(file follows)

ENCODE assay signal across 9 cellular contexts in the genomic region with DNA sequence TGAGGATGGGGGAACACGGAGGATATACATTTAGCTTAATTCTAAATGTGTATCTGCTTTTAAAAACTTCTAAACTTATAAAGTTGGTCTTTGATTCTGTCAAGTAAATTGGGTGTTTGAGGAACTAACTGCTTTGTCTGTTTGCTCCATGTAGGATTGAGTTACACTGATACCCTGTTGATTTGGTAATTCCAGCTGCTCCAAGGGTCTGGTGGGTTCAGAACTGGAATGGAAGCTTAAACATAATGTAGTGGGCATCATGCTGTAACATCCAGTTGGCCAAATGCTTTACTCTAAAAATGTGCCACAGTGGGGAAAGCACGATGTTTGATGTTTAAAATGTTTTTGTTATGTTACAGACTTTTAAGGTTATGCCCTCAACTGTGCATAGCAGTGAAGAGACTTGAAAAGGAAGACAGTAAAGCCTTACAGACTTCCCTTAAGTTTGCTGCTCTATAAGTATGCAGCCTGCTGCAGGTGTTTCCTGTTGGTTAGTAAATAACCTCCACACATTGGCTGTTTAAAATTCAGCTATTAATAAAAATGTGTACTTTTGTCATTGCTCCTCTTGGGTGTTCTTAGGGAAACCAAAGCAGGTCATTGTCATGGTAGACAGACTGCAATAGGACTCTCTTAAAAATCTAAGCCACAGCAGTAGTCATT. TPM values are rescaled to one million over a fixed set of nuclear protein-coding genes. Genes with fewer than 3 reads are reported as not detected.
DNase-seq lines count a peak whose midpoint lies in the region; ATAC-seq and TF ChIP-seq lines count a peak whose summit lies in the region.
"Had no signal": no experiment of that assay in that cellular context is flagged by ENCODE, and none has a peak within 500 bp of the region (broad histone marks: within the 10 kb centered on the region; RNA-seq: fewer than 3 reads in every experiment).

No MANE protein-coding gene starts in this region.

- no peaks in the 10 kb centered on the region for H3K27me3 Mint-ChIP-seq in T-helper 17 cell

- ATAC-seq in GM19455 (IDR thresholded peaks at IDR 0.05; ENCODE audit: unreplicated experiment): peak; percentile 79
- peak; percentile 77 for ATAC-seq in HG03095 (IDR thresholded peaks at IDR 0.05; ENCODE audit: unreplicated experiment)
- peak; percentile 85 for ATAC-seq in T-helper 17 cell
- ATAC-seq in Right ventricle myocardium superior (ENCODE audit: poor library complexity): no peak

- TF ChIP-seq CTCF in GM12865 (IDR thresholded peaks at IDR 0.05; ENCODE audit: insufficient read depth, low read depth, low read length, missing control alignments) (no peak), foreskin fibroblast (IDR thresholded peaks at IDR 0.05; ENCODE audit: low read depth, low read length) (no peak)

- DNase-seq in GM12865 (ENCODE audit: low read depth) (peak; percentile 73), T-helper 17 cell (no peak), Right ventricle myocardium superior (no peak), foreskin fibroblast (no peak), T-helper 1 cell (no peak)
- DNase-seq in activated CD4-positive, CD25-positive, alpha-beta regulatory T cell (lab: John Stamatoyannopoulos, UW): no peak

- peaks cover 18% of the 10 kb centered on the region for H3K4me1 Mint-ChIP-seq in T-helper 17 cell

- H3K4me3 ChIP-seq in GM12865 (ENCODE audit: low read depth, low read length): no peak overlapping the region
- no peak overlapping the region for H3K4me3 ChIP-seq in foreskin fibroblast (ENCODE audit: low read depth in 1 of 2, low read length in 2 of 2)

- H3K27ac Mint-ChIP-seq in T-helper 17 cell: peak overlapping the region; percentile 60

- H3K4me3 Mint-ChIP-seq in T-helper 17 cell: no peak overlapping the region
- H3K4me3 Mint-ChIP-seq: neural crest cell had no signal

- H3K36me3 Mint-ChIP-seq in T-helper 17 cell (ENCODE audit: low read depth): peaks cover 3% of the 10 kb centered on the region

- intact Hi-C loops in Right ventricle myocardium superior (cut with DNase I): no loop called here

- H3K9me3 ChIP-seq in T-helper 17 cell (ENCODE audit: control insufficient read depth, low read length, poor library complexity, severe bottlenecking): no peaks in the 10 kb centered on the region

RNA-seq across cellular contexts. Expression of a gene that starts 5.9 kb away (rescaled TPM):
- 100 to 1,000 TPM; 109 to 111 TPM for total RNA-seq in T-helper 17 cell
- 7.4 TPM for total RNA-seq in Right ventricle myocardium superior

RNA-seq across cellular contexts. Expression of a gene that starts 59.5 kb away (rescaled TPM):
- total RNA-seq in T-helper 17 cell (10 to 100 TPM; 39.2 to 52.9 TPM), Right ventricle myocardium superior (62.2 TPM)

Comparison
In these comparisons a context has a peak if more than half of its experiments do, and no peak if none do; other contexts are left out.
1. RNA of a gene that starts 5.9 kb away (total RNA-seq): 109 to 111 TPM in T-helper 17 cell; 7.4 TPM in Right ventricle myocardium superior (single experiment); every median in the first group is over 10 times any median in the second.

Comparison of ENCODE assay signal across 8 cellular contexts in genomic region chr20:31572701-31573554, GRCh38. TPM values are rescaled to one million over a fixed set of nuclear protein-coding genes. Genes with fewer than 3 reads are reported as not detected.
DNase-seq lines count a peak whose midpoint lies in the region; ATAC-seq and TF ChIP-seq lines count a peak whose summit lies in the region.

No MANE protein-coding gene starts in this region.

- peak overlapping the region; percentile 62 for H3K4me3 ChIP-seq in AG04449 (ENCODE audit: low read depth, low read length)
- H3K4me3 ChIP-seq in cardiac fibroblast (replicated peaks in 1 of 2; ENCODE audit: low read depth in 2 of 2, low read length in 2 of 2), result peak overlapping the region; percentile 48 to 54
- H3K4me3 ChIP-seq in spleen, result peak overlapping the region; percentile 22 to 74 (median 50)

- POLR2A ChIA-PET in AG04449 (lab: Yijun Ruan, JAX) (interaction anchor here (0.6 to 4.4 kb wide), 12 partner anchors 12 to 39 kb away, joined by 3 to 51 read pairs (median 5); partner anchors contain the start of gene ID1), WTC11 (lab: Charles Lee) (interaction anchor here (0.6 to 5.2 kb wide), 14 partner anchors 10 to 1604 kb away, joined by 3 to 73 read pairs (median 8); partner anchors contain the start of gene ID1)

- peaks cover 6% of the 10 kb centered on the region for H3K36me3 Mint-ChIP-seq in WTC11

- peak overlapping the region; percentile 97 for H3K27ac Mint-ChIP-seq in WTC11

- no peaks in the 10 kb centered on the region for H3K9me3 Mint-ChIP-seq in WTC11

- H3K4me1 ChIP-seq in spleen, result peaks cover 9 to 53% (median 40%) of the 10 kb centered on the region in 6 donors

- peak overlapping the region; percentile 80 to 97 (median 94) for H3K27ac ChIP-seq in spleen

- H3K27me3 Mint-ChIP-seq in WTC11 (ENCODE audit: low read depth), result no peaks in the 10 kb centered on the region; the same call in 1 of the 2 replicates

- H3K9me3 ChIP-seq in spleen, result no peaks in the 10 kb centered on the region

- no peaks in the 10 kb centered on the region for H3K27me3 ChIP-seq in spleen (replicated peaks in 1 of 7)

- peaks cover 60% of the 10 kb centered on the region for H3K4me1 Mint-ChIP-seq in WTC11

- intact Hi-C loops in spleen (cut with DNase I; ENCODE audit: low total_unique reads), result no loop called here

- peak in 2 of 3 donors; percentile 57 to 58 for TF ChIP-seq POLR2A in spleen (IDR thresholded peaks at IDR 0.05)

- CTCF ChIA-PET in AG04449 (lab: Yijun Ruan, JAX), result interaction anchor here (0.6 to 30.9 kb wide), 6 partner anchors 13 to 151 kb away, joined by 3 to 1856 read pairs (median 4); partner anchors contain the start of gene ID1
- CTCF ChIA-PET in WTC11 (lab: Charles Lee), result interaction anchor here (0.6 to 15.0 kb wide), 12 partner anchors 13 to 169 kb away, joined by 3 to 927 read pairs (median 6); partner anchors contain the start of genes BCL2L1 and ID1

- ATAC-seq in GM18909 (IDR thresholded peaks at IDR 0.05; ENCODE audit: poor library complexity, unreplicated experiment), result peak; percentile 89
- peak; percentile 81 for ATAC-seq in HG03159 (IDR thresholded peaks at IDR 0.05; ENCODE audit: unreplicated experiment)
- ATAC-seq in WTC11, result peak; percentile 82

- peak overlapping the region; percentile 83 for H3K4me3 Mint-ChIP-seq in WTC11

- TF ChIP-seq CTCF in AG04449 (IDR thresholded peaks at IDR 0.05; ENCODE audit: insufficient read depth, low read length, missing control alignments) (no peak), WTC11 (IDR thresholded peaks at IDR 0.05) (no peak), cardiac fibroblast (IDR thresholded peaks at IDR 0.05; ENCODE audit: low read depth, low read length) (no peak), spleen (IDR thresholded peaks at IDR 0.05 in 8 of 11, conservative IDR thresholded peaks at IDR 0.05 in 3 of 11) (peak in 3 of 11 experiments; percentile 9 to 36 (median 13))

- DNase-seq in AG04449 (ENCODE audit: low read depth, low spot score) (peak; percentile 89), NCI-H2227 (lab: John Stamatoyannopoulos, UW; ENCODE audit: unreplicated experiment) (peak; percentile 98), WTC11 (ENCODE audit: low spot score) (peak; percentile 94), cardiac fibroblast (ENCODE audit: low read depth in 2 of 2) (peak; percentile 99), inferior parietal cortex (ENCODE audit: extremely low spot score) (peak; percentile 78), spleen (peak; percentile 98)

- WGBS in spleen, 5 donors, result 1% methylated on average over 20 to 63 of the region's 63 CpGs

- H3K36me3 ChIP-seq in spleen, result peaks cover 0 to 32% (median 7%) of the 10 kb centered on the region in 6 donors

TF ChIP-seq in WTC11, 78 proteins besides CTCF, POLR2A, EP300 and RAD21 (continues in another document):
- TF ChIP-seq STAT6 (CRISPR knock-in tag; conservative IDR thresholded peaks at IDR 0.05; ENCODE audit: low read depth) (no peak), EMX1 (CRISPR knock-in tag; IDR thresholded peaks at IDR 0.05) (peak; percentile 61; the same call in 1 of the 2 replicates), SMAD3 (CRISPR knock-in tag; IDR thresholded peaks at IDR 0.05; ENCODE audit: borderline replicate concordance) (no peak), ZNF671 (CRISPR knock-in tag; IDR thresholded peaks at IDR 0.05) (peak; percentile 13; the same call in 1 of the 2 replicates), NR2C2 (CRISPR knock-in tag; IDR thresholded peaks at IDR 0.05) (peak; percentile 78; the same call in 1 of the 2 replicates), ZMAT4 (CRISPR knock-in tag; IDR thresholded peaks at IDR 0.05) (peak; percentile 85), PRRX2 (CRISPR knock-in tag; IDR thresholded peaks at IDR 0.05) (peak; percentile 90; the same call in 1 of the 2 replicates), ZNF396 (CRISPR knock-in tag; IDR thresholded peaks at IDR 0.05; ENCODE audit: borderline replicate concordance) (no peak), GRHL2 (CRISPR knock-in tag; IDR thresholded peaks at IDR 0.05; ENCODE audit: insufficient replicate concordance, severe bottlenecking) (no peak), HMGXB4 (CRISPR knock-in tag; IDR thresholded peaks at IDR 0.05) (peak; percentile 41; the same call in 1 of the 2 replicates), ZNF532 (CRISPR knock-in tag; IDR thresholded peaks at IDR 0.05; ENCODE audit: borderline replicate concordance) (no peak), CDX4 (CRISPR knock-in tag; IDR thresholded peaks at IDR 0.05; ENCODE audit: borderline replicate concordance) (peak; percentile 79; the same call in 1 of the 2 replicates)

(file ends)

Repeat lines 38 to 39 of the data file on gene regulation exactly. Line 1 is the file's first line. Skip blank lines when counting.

- peak overlapping the region; percentile 97 for H3K27ac Mint-ChIP-seq in WTC11

- no peaks in the 10 kb centered on the region for H3K9me3 Mint-ChIP-seq in WTC11